(865) Phylloscopus pulcher kangrae.
The North-West Orange-barred Willow-Warbler.
Phylloscopus pulcher kangrae Ticehurst, Bull. B. O. C, xliv, p. 29 (1923) (Simla).
Vernacular names. None recorded.
Description. Similar to P. p. pulchery but much brighter in colour, more olive-green. The supercilium is more distinct.
Colours of soft parts and Measurements as in the last bird:. wing 51 to 60 mm.
Distribution. North-West Himalayas from Afghanistan and Gilgit to the Simla States and Garhwal.
Nidification. The nest and eggs of this bird were obtained by Messrs. S. L. Whymper and B. B. Osmaston in Garhwal and by Col. Buchanan in Kashmir during June and July at elevations between 9,000 and 14,000 feet. The nests are very untidy ragged balls of grass, " old man's beard," strips of birch-bark, etc., densely lined with feathers, many of which protrude from the large entrance at the side. They are placed in Willows or Birch-trees in Forest, either built in forks or placed between bits of loose bark and the trunk itself. They are generally at about ten to fifteen feet from the ground.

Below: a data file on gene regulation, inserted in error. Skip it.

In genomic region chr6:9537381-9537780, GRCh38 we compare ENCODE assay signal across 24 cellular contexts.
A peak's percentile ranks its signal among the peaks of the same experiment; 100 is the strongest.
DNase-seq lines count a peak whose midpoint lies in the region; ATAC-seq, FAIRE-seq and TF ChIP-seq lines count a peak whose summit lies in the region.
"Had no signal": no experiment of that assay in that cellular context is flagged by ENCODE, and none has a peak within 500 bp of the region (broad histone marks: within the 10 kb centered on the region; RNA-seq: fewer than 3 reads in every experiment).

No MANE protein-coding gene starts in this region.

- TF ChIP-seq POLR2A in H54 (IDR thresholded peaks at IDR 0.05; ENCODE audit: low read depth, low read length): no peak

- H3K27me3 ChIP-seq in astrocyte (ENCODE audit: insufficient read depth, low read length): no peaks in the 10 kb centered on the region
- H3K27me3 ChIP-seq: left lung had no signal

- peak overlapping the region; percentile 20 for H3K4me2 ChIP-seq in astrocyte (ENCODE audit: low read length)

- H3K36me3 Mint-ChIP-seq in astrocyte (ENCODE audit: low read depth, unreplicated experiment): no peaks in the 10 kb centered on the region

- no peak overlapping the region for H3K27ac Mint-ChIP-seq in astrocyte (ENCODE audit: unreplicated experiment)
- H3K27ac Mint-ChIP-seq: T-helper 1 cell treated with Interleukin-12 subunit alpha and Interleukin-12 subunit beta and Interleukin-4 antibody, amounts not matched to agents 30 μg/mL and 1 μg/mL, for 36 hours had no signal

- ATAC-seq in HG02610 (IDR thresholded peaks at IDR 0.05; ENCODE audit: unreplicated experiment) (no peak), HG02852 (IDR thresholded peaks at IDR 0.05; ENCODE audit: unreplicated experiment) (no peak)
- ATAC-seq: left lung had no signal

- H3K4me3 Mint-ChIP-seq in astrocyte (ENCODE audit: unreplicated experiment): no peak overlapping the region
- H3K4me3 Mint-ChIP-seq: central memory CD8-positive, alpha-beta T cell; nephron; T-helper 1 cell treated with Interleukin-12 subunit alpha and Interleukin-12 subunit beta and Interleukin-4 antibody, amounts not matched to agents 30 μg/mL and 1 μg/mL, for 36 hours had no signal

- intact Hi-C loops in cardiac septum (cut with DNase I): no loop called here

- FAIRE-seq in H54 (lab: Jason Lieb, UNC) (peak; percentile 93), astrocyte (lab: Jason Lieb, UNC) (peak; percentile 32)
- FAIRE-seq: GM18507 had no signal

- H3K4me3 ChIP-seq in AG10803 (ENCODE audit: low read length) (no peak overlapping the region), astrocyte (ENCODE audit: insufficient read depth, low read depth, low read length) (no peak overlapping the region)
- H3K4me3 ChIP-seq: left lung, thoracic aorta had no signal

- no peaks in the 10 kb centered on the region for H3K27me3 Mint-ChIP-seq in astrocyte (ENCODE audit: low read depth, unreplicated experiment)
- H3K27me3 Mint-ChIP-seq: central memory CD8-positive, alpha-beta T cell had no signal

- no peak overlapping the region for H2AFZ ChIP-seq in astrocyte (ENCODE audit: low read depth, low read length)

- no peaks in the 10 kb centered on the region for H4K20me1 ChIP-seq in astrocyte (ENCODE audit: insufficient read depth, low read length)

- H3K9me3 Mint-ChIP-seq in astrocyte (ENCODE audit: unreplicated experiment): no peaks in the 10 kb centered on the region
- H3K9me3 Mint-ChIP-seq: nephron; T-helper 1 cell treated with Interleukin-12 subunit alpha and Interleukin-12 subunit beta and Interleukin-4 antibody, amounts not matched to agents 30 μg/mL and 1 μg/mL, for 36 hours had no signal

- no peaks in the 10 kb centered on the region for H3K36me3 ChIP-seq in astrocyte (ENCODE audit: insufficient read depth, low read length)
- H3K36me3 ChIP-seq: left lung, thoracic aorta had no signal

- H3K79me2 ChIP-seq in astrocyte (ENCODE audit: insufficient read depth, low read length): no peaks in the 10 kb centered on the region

The eggs number three or four and are pure white with small reddish specks and blotches, either scattered all over the egg or confined to a ring or cap at the larger end. They are not distinguishable from the eggs of Phylloscopus proregulus and measure about 15.4 x 11.4 mm.
Habits. The Orange-barred Willow-Warbler is found in Summer above 8,000 feet and in Winter may descend some three thousand feet lower but never to the foot-hills or to the Plains. It hunts for its insect-prey in the higher branches of forest-trees and is as active and restless as the rest of its genus. Osmaston says that, whilst its ordinary call distinguishes it at once from all other Phylloscopi, its song is very like the trill of the Common Wood-Wren.